Aerial Digimap data: The mapping service where it’s always sunny

The latest Digimap addition is aerial photo images, covering the whole of Great Britain to 25cm precision. The University of Edinburgh has just subscribed to Aerial Digimap, so the great news is that staff and students can now access these wonderful images, overlay them onto other map layers, and combine them with building height and topology data to make amazing and beautiful three-dimensional maps of the whole of Britain.

Map created using Aerial Digimap

I’ve used Aerial Digimap to label the entrance to Argyle House, home of EDINA. © GetMapping and University of Edinburgh. This map contains OS data.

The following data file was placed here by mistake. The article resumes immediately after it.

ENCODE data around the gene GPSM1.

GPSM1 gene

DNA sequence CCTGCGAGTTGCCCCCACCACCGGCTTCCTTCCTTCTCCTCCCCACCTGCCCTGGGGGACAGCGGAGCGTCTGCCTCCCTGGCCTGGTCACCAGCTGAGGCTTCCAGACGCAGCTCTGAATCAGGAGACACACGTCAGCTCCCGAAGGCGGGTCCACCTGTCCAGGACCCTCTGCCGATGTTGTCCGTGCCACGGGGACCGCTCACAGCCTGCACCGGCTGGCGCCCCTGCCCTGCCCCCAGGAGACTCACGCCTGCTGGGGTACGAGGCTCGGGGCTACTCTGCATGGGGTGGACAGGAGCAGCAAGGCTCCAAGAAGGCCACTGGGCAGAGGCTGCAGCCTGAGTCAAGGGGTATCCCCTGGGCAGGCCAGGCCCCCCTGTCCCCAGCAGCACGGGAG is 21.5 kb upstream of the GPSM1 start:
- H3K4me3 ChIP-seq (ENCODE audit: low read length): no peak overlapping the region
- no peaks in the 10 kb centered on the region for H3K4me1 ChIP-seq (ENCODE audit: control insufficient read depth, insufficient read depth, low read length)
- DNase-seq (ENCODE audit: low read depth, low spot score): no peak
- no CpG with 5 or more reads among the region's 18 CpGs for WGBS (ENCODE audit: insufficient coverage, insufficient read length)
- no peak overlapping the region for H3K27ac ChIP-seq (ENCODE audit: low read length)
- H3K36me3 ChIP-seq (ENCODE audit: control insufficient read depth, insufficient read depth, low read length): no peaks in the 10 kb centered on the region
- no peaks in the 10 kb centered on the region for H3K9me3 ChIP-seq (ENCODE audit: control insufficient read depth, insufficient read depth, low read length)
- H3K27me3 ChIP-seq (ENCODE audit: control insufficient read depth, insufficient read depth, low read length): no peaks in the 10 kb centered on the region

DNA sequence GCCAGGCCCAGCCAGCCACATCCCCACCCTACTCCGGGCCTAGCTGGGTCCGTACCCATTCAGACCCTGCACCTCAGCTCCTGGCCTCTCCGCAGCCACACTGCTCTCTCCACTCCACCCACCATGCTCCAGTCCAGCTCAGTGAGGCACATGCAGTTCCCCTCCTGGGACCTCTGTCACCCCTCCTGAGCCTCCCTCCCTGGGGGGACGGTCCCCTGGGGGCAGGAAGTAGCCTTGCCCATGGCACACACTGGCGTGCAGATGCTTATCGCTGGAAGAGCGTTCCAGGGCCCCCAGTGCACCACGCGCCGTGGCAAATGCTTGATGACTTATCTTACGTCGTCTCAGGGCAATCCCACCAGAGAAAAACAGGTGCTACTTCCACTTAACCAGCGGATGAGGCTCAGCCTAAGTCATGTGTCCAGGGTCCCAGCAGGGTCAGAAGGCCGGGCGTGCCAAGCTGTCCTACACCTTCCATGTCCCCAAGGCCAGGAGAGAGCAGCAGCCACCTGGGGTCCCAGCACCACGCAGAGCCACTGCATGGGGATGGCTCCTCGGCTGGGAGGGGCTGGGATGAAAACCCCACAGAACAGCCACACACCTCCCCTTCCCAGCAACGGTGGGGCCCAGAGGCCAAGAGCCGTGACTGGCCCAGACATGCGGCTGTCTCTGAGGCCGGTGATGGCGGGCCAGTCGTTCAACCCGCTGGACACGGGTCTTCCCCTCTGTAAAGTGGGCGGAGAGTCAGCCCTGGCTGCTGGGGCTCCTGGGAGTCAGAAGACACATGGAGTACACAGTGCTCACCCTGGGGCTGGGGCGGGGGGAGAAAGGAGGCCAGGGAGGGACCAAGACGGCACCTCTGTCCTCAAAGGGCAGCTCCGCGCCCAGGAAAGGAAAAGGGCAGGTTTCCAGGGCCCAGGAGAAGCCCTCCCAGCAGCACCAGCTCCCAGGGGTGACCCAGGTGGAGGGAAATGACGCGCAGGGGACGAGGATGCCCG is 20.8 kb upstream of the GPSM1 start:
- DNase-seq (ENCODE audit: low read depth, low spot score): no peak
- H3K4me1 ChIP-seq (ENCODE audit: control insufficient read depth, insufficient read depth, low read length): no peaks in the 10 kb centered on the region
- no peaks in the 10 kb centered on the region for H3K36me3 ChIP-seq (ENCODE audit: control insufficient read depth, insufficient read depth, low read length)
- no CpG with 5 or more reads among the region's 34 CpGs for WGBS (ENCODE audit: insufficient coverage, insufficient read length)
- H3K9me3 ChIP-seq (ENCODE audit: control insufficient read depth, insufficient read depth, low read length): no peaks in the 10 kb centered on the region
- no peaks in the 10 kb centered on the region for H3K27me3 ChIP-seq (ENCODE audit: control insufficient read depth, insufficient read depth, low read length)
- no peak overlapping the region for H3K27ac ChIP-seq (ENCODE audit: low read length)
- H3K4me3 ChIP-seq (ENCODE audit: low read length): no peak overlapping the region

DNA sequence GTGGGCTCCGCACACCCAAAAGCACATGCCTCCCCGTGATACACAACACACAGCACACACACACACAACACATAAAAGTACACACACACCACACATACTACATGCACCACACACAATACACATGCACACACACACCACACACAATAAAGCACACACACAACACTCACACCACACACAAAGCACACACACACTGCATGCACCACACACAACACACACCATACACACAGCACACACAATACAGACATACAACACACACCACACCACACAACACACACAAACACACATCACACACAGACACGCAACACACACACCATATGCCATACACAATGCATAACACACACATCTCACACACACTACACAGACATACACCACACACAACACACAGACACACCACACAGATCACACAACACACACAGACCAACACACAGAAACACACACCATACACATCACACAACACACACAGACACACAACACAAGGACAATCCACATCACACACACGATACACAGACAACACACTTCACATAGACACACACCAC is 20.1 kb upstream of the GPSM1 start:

Digimap is a visual interface that allows users to explore, annotate and download mapping data covering the whole of Great Britain.* Digimap’s historical map data go back as far as the 1840s, while geological, marine and environmental data have been available for some time.

It’s strikingly sunny in the images of Edinburgh. The Digimap team confirmed this is a UK-wide phenomenon: “Aerial Photography can only be captured on clear days, so it’s always sunny in Aerial Roam!”

You can watch a guided tour of Aerial Digimap’s features and a demonstration of how to make the most of them by EDINA’s Ian Holmes in this recently recorded webinar: 

Click here to view the embedded video.


To get started with Aerial Digimap, login with your EASE account at:

* For mapping data covering Northern Ireland, please see Ordnance Survey of Northern Ireland.


Pauline Ward is a Research Data Service Assistant based at EDINA, supporting staff and students at the University of Edinburgh


eLearning@ed/LTW Monthly Showcase #2: Open

Today we have our second eLearning@ed/LTW Showcase and Network event. I’m liveblogging so, as usual, corrections and updates are welcome.